Stafford youngsters find out more about trees

Tuesday 14th February 2017

Staffordshire Wildlife Trust is helping to give children a chance to learn more about native trees as part of a Government-backed scheme to boost the environment.

The Trust visited Burton Manor Primary School last week as part of the Woodland Trust’s ‘Trees for Schools’ project which is funded by Defra. ‘Trees for Schools’ was designed to help children learn about native UK trees and connect with the natural environment.

The Trust is working alongside The Woodland Trust to deliver the project to schools in Staffordshire. The project has been running across the country for over 10-years with the aim of the new programme being to plant 400,000 trees in schools across England by 2020.

At Burton Manor Primary, the Trust helped to deliver fun and engaging tree themed activities and helped find the perfect spot to plant the trees with pupils.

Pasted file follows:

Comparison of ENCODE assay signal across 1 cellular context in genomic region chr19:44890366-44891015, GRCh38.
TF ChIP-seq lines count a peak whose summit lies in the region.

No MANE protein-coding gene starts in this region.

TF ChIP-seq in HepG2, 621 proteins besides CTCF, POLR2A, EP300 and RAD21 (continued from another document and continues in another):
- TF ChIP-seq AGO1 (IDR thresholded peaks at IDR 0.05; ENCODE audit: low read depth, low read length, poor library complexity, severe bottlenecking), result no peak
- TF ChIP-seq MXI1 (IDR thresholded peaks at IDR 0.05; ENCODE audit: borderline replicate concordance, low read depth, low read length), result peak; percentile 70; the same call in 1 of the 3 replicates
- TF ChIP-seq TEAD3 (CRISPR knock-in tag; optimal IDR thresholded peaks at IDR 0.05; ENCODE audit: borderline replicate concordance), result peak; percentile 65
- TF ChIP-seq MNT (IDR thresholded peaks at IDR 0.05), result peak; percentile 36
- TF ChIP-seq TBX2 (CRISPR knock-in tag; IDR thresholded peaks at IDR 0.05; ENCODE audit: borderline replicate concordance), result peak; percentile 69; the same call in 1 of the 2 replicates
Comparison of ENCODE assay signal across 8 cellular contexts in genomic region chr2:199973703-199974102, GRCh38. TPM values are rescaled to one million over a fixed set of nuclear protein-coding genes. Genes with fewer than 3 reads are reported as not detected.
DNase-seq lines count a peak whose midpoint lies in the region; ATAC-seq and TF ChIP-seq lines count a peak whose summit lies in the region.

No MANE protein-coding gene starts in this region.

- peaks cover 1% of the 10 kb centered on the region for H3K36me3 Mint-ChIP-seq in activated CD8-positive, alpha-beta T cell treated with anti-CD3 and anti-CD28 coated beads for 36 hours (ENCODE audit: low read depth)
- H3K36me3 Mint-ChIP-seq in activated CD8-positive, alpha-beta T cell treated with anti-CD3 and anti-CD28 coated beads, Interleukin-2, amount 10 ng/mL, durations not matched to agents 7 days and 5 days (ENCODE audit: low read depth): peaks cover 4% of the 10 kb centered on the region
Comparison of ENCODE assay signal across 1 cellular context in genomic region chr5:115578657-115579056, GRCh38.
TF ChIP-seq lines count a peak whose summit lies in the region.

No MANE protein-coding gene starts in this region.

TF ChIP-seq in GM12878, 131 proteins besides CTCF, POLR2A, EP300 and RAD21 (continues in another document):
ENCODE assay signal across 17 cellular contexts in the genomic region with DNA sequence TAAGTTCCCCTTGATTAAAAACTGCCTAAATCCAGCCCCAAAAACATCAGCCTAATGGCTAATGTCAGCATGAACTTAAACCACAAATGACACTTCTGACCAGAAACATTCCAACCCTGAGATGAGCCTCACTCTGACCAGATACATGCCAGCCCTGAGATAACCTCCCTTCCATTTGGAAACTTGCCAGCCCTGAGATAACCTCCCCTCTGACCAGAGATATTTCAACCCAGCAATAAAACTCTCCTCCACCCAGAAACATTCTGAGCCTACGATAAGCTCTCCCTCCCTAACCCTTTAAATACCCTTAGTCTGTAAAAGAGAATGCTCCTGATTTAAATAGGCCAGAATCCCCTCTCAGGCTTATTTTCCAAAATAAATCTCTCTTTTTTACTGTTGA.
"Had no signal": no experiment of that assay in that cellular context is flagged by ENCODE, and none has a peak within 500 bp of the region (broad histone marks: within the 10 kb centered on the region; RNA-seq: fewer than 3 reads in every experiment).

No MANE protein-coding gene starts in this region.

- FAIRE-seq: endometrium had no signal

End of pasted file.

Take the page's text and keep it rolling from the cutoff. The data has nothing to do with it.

The school has ordered the free tree packs through The Woodland Trust, and Staffordshire Wildlife Trust will return in March to help plant them with the children.

Duncan Coleman, Education Services Officer for Staffordshire Wildlife Trust, said: “A lot of children never have the chance to plant a tree, but this project allows them to do that. It is vital that children feel part of our natural history and are connected to nature from an early age and ‘Trees for Schools’ gives them the chance to do just that.

“It gives them a special memory and has already benefitted thousands of children across the country by giving them a chance to identify iconic native trees and understand the benefits of a healthy environment for our prosperity and wellbeing.”

Sarah McDonald, Burton Manor Primary teacher, said: “The day was educational, engaging and inspiring. The children and staff across the school thoroughly enjoyed taking part and are enthusiastic about the forthcoming planting of the trees.”

Any schools interested in the ‘Trees for Schools’ project should email Duncan Coleman at the Trust – d.coleman@staffs-wildlife.org.uk or by calling 01889 880100.